“Boardwalks allow us to keep water courses and flow as they are—we don’t have to divert them,” says trail builder Matthew Augustine. “The streams get to stay in their natural state.” 

Trail building on Schweitzer is not without its challenges either. The steep terrain and dense vegetation make accessing the trail sites quite difficult.

“Schweitzer is such a rocky hill,” says Mirus. “Decomposing granite and heavy runoff make it a challenging terrain to build on—it goes from super wet and muddy to talcum powder dry.”

Harding and Mirus cite another valuable resource for trail planning and design—the International Mountain Biking Association. This organization was founded over thirty years ago to “bring out the best in mountain biking by encouraging low-impact riding, volunteer trailwork participation, cooperation among different trail user groups, grassroots advocacy and innovative trail management solutions.” They have a myriad of resources online (www.imba.com) as well as publications and guides for trail builders.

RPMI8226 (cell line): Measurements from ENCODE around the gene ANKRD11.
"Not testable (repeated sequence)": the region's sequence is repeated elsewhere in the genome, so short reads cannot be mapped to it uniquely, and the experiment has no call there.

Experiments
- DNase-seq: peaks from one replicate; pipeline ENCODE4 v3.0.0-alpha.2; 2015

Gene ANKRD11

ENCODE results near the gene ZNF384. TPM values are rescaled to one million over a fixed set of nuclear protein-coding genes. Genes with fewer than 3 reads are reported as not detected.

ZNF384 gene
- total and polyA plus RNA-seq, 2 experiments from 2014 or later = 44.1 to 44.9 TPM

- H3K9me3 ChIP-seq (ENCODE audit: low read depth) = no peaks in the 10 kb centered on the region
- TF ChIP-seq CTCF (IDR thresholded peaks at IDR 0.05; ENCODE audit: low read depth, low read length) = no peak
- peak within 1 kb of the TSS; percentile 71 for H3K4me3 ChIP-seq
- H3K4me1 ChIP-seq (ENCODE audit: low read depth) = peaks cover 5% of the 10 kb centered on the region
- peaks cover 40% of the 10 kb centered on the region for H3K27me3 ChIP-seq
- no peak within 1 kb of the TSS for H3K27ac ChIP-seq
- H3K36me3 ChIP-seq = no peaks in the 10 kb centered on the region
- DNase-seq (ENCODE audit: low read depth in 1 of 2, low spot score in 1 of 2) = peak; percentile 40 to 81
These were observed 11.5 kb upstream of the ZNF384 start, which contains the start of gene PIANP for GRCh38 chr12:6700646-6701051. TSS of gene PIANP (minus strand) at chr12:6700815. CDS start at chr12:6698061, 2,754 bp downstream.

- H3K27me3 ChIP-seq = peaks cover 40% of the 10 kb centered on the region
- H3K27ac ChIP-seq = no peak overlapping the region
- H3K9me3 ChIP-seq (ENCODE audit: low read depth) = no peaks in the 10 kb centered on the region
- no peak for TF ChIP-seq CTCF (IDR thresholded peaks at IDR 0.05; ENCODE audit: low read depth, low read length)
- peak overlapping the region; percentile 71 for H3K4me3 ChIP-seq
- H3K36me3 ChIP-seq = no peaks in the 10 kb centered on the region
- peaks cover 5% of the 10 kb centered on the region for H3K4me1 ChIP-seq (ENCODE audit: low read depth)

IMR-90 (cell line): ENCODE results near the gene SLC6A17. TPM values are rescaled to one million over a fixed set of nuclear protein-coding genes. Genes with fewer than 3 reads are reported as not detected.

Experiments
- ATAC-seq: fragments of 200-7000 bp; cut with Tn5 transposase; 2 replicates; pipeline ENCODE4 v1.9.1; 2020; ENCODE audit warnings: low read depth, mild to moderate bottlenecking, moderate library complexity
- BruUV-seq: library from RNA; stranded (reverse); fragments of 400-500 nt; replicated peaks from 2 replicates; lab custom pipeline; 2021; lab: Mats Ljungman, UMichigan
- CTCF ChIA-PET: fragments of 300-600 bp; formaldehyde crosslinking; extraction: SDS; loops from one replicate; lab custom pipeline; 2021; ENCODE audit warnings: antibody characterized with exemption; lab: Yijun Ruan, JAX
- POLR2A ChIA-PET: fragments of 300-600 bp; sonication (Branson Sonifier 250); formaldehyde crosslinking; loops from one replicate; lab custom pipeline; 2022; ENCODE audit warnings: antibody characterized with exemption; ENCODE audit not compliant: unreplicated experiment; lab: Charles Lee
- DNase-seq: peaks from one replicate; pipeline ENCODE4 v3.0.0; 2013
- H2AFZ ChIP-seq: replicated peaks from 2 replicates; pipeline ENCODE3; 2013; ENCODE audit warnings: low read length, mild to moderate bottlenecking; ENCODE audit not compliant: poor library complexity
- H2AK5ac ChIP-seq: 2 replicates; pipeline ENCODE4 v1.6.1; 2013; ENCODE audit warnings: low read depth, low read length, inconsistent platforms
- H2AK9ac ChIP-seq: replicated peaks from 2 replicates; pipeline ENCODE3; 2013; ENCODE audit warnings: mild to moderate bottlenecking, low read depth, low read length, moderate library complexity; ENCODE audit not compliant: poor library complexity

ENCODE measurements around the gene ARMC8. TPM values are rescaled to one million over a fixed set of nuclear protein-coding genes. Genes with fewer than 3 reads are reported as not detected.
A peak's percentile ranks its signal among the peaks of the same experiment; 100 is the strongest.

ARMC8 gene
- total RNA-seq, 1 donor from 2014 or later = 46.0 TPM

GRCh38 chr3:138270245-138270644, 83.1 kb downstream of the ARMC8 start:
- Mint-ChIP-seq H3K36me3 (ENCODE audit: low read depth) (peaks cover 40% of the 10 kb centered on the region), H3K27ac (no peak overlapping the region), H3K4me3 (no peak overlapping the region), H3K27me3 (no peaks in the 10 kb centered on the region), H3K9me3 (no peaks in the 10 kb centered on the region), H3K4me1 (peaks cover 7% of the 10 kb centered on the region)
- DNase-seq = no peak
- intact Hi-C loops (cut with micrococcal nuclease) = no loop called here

Downhill mountain biking is one of the nation’s fastest growing sports. Dual suspension bikes are designed to navigate and endure more challenging terrain. The bikes often have longer travel suspension and overall heavier duty components. Downhill bikers (a.k.a. “Freeriders”) tend to wear more protective gear and padding. The features on downhill trails are generally steeper and full of rock drops, elevated wooden structures, teeter-totters, deep berms and more jumps than cross-country trails.

Whistler/Blackcomb near Vancouver, B.C. seems to be the mountain biking Mecca, and a model for other resorts. For some time now, Whistler has had over 75,000 rider days in the summer months; 75 percent of that traffic is going for the lift-accessed downhill trails.